Mexico continues to build a $15 billion train to run through the Yucatan despite activists and historians saying the train will disrupt pre-Hispanic sites and the local environment.
The Tren Maya railway is the signature infrastructure project of Mexico’s President Andres Manuel Lopez Obrador. The President and his administration want the train finished by the end of his term. In May, a judge indefinitely suspended the planned construction on environmental grounds, ruling the train would pose “imminent danger” of causing “irreversible” ecological damage to the area’s unique ecosystem.
Archeologists have been working ahead of construction crews to uncover and preserve as many Mayan artifacts and historical remnants as possible. Riviera Maya News reported that over a million archaeological finds had been discovered in excavation efforts to clear the train’s path.
During a press conference on Thursday morning, Obrador said one of the most important and positive aspects of the train’s construction is the discovery of new Mayan artifacts.
Diego Prieto Hernández, the General Director of the National Institute of Anthropology and History (INAH), said at Thursday’s press conference that of millions of discoveries already made, many of them come from housing foundations, bones, vessels and artwork.
“We have information that will nourish the knowledge and study of the Mesoamerican Mayan world for at least the next two decades. In other words, this work will have an impact on the study of the past and present Mayan cultures for many years to come,” he said.
The Washington Post interviewed archeologists who the Mexican government employs to locate ruins. Archeologists rank the sites on a scale of one to four, one being marginal importance and four being significant historical value. Archeologists who would spend years, maybe decades, excavating sites need to determine their historical significance immediately after discovery.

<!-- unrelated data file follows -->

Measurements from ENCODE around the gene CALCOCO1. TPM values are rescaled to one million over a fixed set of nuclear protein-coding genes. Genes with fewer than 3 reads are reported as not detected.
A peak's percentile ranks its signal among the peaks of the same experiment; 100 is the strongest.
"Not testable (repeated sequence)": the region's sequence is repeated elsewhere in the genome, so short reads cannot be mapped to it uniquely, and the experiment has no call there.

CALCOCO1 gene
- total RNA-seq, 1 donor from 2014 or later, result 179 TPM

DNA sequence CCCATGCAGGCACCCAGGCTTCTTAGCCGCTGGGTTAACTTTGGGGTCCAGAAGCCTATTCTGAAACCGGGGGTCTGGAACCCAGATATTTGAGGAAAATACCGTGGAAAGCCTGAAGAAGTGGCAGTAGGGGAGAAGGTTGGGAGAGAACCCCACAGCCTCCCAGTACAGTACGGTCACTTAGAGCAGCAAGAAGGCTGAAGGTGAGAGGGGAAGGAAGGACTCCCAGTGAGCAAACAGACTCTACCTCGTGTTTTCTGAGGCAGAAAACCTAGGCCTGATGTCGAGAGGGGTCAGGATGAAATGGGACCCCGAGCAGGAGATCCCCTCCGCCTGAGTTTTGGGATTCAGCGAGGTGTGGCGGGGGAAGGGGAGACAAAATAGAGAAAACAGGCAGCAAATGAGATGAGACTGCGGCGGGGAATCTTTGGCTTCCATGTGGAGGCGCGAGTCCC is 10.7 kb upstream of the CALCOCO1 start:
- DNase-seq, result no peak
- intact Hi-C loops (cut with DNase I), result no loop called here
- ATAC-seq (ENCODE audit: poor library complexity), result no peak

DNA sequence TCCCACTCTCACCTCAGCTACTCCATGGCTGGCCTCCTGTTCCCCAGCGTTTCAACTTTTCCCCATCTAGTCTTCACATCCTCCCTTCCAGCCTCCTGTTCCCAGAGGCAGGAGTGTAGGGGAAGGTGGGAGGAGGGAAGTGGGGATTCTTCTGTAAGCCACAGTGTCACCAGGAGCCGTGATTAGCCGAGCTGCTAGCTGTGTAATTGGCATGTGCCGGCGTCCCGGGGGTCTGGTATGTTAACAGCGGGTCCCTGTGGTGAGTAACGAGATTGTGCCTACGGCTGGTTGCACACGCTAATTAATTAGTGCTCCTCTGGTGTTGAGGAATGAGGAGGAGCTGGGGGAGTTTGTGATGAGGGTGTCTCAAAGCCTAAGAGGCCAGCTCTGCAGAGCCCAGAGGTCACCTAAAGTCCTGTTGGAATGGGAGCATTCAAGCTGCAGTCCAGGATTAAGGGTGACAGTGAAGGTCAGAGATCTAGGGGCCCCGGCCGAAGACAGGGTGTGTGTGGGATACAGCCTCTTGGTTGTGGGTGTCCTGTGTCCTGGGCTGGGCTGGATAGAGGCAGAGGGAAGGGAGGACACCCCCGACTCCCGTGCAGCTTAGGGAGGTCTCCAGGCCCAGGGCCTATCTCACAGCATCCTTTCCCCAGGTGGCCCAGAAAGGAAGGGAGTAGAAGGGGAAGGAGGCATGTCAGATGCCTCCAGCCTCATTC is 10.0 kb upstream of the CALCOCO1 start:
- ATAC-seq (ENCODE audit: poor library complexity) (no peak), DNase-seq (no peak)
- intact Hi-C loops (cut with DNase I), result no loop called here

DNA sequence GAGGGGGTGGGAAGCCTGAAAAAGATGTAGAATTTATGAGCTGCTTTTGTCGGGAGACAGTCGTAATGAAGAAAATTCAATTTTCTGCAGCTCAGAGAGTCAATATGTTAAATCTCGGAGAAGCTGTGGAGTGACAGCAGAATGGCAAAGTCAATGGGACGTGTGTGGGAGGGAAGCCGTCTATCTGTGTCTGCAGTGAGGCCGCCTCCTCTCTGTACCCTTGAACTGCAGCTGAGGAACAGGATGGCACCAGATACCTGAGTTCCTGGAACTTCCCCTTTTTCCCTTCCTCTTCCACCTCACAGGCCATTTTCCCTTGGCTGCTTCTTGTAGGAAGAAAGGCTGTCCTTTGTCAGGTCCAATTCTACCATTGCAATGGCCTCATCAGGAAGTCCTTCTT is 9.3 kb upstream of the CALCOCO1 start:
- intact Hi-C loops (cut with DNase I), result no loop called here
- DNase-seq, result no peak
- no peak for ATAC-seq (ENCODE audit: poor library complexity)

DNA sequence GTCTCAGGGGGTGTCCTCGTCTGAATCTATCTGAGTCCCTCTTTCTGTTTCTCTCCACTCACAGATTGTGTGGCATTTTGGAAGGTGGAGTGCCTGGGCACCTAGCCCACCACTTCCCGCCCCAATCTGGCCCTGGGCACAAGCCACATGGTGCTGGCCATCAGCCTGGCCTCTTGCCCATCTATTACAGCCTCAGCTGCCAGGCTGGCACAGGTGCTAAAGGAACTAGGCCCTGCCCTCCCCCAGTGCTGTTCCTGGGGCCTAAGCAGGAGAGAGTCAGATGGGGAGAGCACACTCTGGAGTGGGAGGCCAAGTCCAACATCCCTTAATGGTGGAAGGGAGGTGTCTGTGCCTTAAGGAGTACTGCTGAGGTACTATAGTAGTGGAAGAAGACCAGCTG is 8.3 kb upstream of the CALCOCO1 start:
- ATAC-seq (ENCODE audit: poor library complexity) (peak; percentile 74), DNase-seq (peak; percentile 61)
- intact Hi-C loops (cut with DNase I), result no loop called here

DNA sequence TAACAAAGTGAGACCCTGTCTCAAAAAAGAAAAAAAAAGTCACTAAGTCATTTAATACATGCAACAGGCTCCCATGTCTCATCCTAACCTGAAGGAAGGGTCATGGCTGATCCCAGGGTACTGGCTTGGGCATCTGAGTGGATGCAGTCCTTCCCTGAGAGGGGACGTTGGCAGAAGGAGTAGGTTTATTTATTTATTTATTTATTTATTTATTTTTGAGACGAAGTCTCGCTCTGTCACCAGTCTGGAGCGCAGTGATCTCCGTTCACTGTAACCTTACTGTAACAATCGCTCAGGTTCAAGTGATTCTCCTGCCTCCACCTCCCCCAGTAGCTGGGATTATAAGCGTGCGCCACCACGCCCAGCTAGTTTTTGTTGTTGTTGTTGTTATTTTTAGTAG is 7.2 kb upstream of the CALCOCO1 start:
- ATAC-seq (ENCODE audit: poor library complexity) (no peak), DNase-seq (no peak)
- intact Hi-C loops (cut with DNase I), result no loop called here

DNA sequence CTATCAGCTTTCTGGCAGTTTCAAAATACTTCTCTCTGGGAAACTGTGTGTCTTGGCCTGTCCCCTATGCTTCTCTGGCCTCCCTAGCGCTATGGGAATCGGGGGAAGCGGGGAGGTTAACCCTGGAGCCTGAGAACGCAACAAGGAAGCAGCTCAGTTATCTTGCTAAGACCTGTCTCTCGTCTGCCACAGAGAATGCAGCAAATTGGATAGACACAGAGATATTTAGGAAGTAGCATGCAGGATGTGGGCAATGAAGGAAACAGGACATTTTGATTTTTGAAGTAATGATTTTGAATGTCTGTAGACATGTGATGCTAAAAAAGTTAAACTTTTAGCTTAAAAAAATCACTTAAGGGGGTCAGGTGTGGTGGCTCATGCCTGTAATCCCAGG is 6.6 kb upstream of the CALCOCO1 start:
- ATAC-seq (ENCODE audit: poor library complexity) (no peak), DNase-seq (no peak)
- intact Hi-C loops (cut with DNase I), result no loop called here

Sites with a ranking of less than four will most likely be destroyed to make room for the 950-mile railway through the Mexican rainforest. So far, the government has deconstructed 25,000 historic sites according to an internal government map of the railway obtained by The Washington Post.
According to Obrador, the Tren Maya aims to bring tourists further into the Yucatan and some of the poorest areas of southern Mexico to spur economic development. However, many Mexicans are against the train’s construction, with several Mexican senators calling on the United Nations to intervene.
“They’re trying to do it overnight,” said archaeologist Antonio Benavides to The Washington Post. Benavides oversees the assessment in the state of Campeche. “There’s been no planning.”
Archeologists are under a tight deadline. Obrador wants the train completed by 2024. The Washington Post reports that government tourism agency officials told archeologists they had 18 days to asses and excavate 37 miles of jungle and that construction would start regardless of completion status. The archeologists said that if they did the work correctly, it would take at minimum two years to assess and excavate the area.
In 2019 Mexico’s National Council on Science and Technology released a summary of the Tren Maya environmental risks, stating construction of the train would threaten at least 10 protected natural sites. As a result, activists attempted to halt construction with a legal injunction against the proposed route as an area of the track would cut through rain forest the government did not include in environmental impact statements.
The government cited national security and continued building.